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Jekadi  E Group
In this Group: Sali , Nahawa , Kadiatou , Fatoumata, Chatou , Setou , Abi Tiemoko, Kadia Daouda , Awa Adama , Satou
The 10 women of the “Jekadi E” group belong to the Jekadi 1 association of Kapala. They are all married and live in traditional expanded families. They average 33 years of age, with at least four children. Their village is in Sikasso, third administrative region of Mali.

They cultivate sweet pea, a product very sought after by the local manufacturers, who turn it into juice and export it.

With the goal of making their agricultural activities profitable, two years ago the group member decided to join the Soro Yiriwaso loan program.

Fatoumata plans to use her loan to purchase one bag of urea [fertilizers], two bags of complex cereals, and to sue the rest to cover costs of manual labor and weeding. The agricultural inputs will be bought at the big market of Sikasso. After the winter season, the harvested produce is stored until its value increases and it is then sol at the same market retail (often wholesale) to a diverse clientele.

Fatoumata plans to achieve a monthly income between 35,000 and 45,000 West African francs, which will be used to repay interest on her loan and cover everyday family expenses.
View original language description ↓
Les 10 femmes du groupe JEKADI E font partie de l’association JEKADI I de KAPALA. Elles sont toutes mariées et vivent dans des grandes familles traditionnelles. Elles ont en moyenne 33 ans, au moins 4 enfants. Le village fait partie de SIKASSO troisième région administrative de la république du Mali.
Elles exercent la culture du pois sucré, un produit très convoité actuellement par des industriels de la région qui font sa transformation en jus et son exportation.
Dans le souci de rentabiliser leurs activité agricoles, les membres du groupe ont donc décidé d’intégrer le programme crédit de Soro Yiriwaso il y’a maintenant deux ans.
FATOUMATA compte utiliser son prêt pour acheter 1 sac d’urée, 2 sacs de complexe et le reste comme frais de labour et de sarclage Ces intrants seront achetés au grand marché de Sikasso. Après l’hivernage, les récoltes sont stockées pendant un certain temps pour qu’elles aient de la valeur avant d’être vendues au grand marché de la même ville en détail (souvent en gros) à divers client.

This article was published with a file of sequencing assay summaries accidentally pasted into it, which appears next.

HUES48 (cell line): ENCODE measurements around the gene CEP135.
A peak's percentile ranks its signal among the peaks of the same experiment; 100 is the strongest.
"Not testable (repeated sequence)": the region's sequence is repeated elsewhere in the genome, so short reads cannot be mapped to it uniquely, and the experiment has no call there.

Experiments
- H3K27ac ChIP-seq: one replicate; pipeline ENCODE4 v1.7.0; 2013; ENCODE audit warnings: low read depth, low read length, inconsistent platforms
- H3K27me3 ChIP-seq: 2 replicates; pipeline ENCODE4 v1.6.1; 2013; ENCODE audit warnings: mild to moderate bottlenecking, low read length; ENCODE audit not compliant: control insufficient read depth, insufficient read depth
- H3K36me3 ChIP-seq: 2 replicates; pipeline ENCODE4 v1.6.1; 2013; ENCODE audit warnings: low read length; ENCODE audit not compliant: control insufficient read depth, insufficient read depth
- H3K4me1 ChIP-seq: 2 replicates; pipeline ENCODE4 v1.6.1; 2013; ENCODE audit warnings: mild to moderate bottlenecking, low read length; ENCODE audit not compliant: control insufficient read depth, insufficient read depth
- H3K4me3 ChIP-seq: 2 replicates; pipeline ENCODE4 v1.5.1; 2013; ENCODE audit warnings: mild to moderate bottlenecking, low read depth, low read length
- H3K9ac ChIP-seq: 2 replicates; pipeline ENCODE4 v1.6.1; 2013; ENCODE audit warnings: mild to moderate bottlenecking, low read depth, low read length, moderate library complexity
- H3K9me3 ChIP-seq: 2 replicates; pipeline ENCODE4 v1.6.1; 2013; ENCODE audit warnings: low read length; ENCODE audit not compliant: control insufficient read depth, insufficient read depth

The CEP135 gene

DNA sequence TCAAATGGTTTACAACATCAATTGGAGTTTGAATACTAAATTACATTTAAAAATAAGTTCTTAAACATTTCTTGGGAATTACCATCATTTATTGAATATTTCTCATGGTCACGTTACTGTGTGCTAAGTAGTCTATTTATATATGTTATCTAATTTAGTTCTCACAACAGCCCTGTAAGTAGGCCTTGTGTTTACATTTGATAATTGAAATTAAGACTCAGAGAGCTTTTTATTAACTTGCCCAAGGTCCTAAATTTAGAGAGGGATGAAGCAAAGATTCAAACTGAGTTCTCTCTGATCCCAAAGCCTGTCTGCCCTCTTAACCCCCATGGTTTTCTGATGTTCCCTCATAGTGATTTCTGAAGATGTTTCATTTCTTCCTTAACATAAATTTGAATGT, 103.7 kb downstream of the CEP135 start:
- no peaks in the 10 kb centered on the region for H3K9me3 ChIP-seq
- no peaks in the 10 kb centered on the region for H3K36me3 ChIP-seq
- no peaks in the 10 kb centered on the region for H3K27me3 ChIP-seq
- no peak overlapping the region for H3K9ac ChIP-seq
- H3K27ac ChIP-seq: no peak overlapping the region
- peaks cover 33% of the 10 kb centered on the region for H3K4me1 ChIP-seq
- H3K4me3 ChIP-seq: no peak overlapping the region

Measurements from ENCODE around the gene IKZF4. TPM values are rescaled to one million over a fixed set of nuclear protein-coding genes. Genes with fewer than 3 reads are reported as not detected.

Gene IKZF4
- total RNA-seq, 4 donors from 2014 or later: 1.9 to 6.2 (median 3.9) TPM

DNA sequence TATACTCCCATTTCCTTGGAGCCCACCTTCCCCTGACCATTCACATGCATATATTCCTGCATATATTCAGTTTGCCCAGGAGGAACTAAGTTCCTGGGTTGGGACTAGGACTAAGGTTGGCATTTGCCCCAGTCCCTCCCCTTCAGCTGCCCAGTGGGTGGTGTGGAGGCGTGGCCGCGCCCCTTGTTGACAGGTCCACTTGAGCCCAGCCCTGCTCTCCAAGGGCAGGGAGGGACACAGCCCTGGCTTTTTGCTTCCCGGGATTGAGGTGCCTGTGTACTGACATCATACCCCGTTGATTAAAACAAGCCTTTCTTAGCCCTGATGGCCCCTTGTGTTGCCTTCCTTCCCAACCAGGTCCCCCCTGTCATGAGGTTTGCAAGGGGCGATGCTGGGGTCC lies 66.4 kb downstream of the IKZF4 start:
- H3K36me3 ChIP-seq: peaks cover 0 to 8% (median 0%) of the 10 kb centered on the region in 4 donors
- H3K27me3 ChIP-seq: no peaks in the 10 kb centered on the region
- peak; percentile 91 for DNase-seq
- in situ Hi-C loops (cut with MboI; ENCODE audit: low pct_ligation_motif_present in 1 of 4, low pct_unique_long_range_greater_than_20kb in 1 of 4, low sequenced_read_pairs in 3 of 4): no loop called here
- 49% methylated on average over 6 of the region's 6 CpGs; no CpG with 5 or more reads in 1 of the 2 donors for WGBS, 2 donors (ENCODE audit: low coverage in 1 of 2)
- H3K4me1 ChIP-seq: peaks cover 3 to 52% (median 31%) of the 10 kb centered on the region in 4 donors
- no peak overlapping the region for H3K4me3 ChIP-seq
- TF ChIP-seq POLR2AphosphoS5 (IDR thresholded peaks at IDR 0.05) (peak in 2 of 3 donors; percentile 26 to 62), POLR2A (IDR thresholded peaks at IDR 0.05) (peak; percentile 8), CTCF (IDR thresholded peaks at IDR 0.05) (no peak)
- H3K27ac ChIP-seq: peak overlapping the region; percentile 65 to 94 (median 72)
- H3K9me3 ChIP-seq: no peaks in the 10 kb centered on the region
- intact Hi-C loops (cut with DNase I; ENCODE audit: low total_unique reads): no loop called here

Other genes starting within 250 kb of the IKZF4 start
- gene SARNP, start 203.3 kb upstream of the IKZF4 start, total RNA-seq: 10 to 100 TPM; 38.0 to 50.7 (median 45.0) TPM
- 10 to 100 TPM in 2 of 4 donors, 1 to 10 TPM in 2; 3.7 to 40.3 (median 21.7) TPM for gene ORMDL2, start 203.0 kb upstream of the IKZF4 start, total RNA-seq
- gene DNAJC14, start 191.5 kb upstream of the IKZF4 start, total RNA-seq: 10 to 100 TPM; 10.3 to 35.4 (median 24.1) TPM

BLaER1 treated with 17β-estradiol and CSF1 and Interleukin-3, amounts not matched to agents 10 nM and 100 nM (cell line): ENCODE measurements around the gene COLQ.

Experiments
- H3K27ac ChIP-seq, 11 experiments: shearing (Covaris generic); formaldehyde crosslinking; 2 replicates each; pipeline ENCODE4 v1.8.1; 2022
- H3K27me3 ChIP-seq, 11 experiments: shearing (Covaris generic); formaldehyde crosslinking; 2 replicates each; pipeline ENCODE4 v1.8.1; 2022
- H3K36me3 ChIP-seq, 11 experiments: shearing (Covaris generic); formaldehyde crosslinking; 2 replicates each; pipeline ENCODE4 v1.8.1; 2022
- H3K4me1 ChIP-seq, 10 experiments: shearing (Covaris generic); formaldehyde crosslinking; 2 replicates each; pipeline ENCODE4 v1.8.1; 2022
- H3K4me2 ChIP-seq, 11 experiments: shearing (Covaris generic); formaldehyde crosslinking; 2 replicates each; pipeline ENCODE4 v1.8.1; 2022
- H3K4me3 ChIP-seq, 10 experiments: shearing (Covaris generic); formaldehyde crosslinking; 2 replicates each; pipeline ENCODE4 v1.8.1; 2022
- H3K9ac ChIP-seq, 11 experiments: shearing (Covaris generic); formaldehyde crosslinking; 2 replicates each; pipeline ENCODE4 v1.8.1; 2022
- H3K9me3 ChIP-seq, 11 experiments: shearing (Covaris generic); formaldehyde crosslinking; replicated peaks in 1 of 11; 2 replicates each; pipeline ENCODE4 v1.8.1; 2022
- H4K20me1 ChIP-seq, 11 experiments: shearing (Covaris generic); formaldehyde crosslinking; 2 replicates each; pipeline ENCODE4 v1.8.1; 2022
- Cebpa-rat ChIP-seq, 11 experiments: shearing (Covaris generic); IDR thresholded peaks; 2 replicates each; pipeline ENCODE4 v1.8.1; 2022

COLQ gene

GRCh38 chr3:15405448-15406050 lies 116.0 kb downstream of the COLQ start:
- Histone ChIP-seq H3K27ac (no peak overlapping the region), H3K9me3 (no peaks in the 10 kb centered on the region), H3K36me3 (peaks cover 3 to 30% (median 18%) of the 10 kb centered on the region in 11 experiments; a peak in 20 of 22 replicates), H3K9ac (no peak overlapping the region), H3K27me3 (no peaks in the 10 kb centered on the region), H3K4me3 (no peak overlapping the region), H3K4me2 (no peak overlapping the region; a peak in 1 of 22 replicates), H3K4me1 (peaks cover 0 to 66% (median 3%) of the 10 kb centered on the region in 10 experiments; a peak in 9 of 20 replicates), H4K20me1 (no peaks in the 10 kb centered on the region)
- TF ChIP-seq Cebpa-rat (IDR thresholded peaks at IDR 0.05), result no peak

Elle envisage réaliser un bénéfice moyen de 35.000 à 45 000 FCFA qui sera utilisé pour le remboursement des intérêts du prêt et les dépenses courantes de la famille.

Additional Information

Important Information

Soro Yiriwaso is a microfinance institution that works primarily in rural and semi-urban areas of Mali to provide underprivileged communities with access to financial services.The organization facilitates access for disadvantaged clients, particularly women, to new resources and services, fostering solidarity and cooperation among its clients. Kiva lenders’ funds will enable Soro Yiriwaso to expand its outreach and target even more underserved Malians involved in business and agriculture.

This is a Group Loan

In a group loan, each member of the group receives an individual loan but is part of a larger group of individuals. The group is there to provide support to the members and to provide a system of peer pressure, but groups may or may not be formally bound by a group guarantee. In cases where there is a group guarantee, members of the group are responsible for paying back the loans of their fellow group members in the case of delinquency or default.

Kiva's Field Partners typically feature one borrower from a group. The loan description, sector, and other attributes for a group loan profile are determined by the featured borrower's loan. The other members of the group are not required to use their loans for the same purpose.

About Mali

  • $1,100
    Average annual income
  • 53
    View loans »
    Mali Loans Fundraising
  • $12,694,550
    Funds lent in using Kiva
  • 448.1
    Communauté Financière Africaine Francs BCEAO (XOF) = $1 USD

Success!! The loan was 100% repaid

A portion of Jekadi E Group's $1,325 loan helped a member to pay for agricultural inputs and the cost of manual labor.
100% repaid
Repayment Term
12 months (Additional Information)
Repayment Schedule
At end of term
May 16, 2011
Jun 8, 2011
Currency Exchange Loss:
May 11, 2012